9/11 Memorial Post: “Laughter and Forgetting”

Years before the twin towers were felled along with many humans, there was a novel called “The Book of Laughter and Forgetting”, written by Milan Kundera.

I myself confess I had a long love affair with Milan Kundera’s writing in my 19-22 year old time, many years ago, around the time his book, “The Unbearable Lightness of Being” was made into a movie. Even then, I appreciated that Kundera was not writing about real seeming people but using each character to embody a philosophy, concept or philosophical principle. Especially female characters were parts, not whole people, which didn’t make his books any less compelling. Everything ,including countries, is reduced to, or to say it more accurately, crafted into a symbol or metaphor or complicated idea or ideas.

Ironically, although I remember well “The Unbearable Lightness of Being”, while I also read Kundera’s book, “The Book of Laughter and Forgetting”, I have since forgotten everything about it, except the title, which is a wonderful, evocative title and great words to ponder together and separately on 9/11/14, the 13th anniversary of 9/11/01.

Before digging up descriptions and quotes about the book and title, I give my associations to the concepts.

Forgetting has terrible connotations in history. The whole point of historians is that we operate from the assumption that we want to remember as much as possible of the past, what was perceived at the time, the actual artifacts of human existence that remain from whatever time period, and usually one of the main branches of history involves the study of humans atrocities towards other humans, the repetitive cycle of carnage that no time period escapes. I remember in high school taking history classes and being overwhelmed by how much detail about countries and people’s warring with each other on small and grand scale, how much blood was involved in almost every aspect of human endeavors and progress; this is the stuff of history class and explains to me now why I loved studying more abstract subjects, like math, languages, poetry and literature. As the Big Friendly Giant in Roald Dalh’s novel “The BFG” explains, humans are unique in their continuous conscious killing of other humans and their justifications for it. As humans are illogical and delusional anyway, we seek to build memorials and museums and write books and engage in all kinds of activities that aim to document our own genocide and mass killings of each other, whether so called soldiers or civilians; besides systems like the bees and ants and other creatures in nature have with worker bees (for the sake of making honey or preserving the group), humans are also I think unique in separating soldiers and armies of humans and how we view killing them versus how we view killing of civilians and criminals. All are ultimately human and all are acts of murder.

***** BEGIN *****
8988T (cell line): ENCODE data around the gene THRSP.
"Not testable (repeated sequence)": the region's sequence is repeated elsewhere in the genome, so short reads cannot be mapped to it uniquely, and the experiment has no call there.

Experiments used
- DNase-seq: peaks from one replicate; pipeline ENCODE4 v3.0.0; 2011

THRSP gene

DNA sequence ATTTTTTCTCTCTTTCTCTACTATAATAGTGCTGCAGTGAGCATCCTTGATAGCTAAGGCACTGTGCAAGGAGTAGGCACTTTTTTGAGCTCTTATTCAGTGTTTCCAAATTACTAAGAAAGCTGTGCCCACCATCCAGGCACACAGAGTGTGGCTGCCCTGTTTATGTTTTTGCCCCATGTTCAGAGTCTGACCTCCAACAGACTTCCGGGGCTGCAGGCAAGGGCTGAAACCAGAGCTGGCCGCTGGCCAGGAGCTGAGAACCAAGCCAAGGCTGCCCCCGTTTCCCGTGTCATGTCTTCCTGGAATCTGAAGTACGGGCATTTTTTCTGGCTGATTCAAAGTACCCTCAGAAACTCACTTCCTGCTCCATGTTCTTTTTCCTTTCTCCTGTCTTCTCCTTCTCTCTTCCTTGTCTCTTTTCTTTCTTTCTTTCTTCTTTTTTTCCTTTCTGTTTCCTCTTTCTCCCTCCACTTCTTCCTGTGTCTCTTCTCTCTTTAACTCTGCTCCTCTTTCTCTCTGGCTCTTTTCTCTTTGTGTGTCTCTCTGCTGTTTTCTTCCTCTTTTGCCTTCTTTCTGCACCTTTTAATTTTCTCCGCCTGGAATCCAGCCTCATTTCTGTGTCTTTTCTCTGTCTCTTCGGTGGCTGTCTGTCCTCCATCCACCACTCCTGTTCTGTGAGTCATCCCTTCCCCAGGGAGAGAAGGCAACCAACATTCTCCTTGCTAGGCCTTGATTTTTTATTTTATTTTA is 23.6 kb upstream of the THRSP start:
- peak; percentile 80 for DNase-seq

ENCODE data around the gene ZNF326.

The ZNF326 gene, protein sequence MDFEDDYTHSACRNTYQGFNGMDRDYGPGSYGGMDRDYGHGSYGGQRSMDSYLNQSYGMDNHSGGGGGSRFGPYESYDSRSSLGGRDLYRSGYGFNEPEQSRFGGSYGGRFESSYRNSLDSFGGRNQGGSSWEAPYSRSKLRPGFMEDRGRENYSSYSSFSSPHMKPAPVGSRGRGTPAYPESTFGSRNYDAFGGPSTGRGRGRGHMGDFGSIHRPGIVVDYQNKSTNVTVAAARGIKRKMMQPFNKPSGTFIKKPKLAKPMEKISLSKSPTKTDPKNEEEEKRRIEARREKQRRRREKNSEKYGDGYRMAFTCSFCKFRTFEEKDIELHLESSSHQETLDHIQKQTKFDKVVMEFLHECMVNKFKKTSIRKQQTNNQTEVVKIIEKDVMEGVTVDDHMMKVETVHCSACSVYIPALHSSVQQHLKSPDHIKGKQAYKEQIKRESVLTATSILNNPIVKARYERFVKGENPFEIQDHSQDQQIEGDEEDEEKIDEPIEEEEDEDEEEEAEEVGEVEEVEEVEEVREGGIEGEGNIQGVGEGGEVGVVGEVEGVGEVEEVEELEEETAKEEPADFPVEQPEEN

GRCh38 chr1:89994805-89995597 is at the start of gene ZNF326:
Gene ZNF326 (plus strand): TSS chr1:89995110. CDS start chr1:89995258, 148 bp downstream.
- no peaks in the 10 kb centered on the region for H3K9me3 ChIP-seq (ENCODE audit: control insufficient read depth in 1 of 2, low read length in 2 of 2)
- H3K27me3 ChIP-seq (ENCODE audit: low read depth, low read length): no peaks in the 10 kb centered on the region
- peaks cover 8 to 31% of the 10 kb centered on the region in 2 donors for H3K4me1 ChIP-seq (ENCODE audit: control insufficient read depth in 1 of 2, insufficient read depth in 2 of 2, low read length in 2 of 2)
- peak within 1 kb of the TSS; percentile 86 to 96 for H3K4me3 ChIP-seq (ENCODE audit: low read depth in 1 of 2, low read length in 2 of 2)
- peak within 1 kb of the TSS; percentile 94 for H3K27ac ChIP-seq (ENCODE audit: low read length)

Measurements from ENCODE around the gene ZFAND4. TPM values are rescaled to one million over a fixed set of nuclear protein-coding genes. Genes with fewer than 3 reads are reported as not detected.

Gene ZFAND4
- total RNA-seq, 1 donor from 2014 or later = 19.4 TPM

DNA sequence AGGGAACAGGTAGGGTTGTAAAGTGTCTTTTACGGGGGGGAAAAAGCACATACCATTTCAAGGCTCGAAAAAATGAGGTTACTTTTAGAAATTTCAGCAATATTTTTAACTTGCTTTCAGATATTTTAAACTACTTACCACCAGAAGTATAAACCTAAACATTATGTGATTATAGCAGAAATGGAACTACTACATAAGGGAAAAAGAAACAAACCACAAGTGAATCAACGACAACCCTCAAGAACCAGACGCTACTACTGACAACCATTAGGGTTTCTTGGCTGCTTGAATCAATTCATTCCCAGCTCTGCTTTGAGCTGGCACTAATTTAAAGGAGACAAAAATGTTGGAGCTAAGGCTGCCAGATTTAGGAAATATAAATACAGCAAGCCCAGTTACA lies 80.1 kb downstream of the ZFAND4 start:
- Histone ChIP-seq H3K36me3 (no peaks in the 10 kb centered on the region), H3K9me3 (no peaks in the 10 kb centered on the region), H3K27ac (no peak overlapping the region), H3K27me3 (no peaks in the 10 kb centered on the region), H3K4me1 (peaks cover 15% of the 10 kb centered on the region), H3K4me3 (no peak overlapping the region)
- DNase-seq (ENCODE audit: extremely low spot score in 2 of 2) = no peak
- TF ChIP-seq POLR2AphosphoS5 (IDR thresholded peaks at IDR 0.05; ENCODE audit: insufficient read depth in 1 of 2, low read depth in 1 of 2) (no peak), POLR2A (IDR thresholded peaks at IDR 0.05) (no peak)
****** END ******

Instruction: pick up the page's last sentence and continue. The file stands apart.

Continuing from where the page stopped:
This is not a departure from the topic of 9/11. Lots of humans died. Humans did this to each other. Some of the killers were planners nowhere near the killing site. We have developed, of course, highly sophisticated ways of killing each other and of killing many people at once. All killing has a form of terror to it.

Anyway, there is a fascinating dialectic between laughter and forgetting. In or with tears we remember and feel the pain linked to that memory; in laughter we momentarily forget. The act of laughing is defiant of the moment that came before, even if it was a verbal joke. Before and after there is thought. During laughter there is bodily action and release; even the heart rate and breathing changes; is this our G rated version of the orgasm?

Here is a link to an interesting study on laughter and the brain/body

https://faculty.washington.edu/chudler/laugh.html